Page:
ALL EYES ON ROONEY ROLE IN SPICY WEMBLEY CLASH
Given Scotland and England’s recent political history it is somewhat fitting that the latest gauge of public opinion on whether Wayne Rooney should remain at the top level or leave the international stage will take place when the two nations meet at Wembley on Friday.
Rooney is England’s all-time record goalscorer and is two strikes off attaining the same lofty status at Manchester United.
These are towering achievements that do not sit easily alongside weekly questions over whether he merits a place with club or country. This debate being rung out now for many months suggests there is uncomfortable weight behind the argument that Rooney is yesterday’s man.
During Euro 2016, then England manager Roy Hodgson bemoaned criticism of his decision to rest Rooney for the 0-0 group-stage draw against Slovakia, pointing out not unreasonably that a fair chunk of his time in the build-up to the tournament was spent defending his persistent selection of the 31-year-old.
Hodgson and, of course, Sam Allardyce are now former England managers, with interim boss Gareth Southgate telling reporters on Thursday that Rooney would return to his starting line-up having missed out for the previous World Cup qualifier in Slovenia.
By this stage, the still-running line of enquiry has a familiar follow-up question, as it did for Louis van Gaal and does for Jose Mourinho at United. Where will Rooney play?
One of the finest forwards of his generation making an on-off transition into a midfielder has been one of the more unseemly aspects of Rooney’s malaise.
Towards the end of last season he said playing in a deeper role was the best way to prolong his time among the elite and, after a man-of-the-match showing in the FA Cup final against Crystal Palace, Hodgson deployed him in midfield for the first time in England colours against Russia in their Euro 2016 opener.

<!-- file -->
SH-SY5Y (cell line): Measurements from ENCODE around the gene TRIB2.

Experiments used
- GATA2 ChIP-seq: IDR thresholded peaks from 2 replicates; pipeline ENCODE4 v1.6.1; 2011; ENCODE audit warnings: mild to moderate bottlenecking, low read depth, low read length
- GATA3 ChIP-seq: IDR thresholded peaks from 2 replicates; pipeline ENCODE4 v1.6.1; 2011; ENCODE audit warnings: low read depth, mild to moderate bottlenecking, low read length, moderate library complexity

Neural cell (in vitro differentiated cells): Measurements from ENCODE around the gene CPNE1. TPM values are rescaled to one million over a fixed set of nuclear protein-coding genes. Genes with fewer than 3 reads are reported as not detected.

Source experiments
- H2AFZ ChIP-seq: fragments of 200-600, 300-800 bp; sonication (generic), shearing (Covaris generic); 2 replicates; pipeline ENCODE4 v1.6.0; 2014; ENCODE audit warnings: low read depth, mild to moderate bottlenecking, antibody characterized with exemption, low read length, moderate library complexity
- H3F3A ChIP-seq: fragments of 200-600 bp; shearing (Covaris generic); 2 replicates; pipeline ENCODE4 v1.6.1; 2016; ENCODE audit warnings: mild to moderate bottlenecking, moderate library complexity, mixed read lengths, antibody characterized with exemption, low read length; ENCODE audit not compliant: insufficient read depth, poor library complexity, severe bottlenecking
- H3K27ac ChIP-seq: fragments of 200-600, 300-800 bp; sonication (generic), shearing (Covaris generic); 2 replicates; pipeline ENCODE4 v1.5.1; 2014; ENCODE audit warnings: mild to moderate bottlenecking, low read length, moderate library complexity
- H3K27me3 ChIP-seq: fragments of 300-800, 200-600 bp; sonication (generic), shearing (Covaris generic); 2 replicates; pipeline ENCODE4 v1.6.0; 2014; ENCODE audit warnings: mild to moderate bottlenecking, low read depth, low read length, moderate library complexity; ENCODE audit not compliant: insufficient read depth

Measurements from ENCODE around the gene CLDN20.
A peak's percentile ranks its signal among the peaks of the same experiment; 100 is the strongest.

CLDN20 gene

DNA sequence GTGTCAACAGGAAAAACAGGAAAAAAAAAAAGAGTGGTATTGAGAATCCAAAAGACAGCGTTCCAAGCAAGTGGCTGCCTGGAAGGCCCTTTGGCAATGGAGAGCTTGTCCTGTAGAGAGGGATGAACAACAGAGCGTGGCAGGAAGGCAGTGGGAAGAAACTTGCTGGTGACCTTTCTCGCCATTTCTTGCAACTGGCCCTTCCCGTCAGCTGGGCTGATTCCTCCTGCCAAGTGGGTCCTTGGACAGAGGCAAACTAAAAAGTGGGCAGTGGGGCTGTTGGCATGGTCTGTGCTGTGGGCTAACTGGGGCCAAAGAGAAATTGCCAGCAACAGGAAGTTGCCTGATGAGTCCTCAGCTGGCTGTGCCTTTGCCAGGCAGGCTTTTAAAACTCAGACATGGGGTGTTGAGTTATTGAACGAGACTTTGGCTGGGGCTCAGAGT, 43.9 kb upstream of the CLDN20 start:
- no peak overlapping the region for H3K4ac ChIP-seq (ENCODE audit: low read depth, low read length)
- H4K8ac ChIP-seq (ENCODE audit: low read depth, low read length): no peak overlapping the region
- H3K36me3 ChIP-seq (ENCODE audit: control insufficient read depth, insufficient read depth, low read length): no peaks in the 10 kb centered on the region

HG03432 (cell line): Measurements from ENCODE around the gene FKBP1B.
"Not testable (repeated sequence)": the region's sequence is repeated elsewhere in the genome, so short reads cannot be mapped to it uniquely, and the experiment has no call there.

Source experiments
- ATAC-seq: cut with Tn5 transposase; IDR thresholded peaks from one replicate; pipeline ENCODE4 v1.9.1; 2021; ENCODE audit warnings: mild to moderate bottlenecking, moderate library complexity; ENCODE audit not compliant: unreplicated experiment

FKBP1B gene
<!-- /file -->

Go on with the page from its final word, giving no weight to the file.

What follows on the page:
Rooney’s performances in Marseille and in the subsequent 2-1 win over Wales won praise, but, rested up to face Iceland in the last 16, he turned in a poor and often baffling display after scoring the early penalty in a 2-1 defeat.
“No more,” came Mourinho’s cry. Rooney would never play in midfield for United. That was until he did, terribly in a loss to Watford to rob him of a starting spot in the Premier League for seven weeks.
He returned against Swansea City last weekend, nominally on the left of a front three and followed up a superb long-range strike in the Europa League loss at Fenerbahce with a pair of assists.
Allardyce’s loose lips mean he leaves us with a smaller sample size, but in his one match in charge of England he almost impressively managed to confuse the issue further.
Like Mourinho, Allardyce said Rooney would not play in midfield and promptly picked him there against Slovakia. Although, he then told a post-match news conference he could not stop the skipper playing where he wanted.
On England’s next get together Rooney insisted this was not the case, maintaining he followed team instructions to the letter with barely concealed displeasure.
By this stage, Southgate had a player visibly low on form and confidence and acted accordingly after the man whose leadership qualities he warmly praised drew Wembley boos against minnows Malta.
Now the ex-England defender sees something of the old verve returning.
“He’s in a better place than for the last get-together in terms of sharpness and confidence,” Southgate said.
“He is playing well. He’s a player when in a rhythm of playing, it helps him.”
The all-action, dominant striker of his prime years is a player who must be consigned to memory.
But with Daniel Sturridge enduring a similarly tenuous relationship with the starting XI at Liverpool, Jamie Vardy in a goal drought and Harry Kane just back to fitness, it might be time for Rooney to dust off the old penalty box instincts and prove he and England are still better together.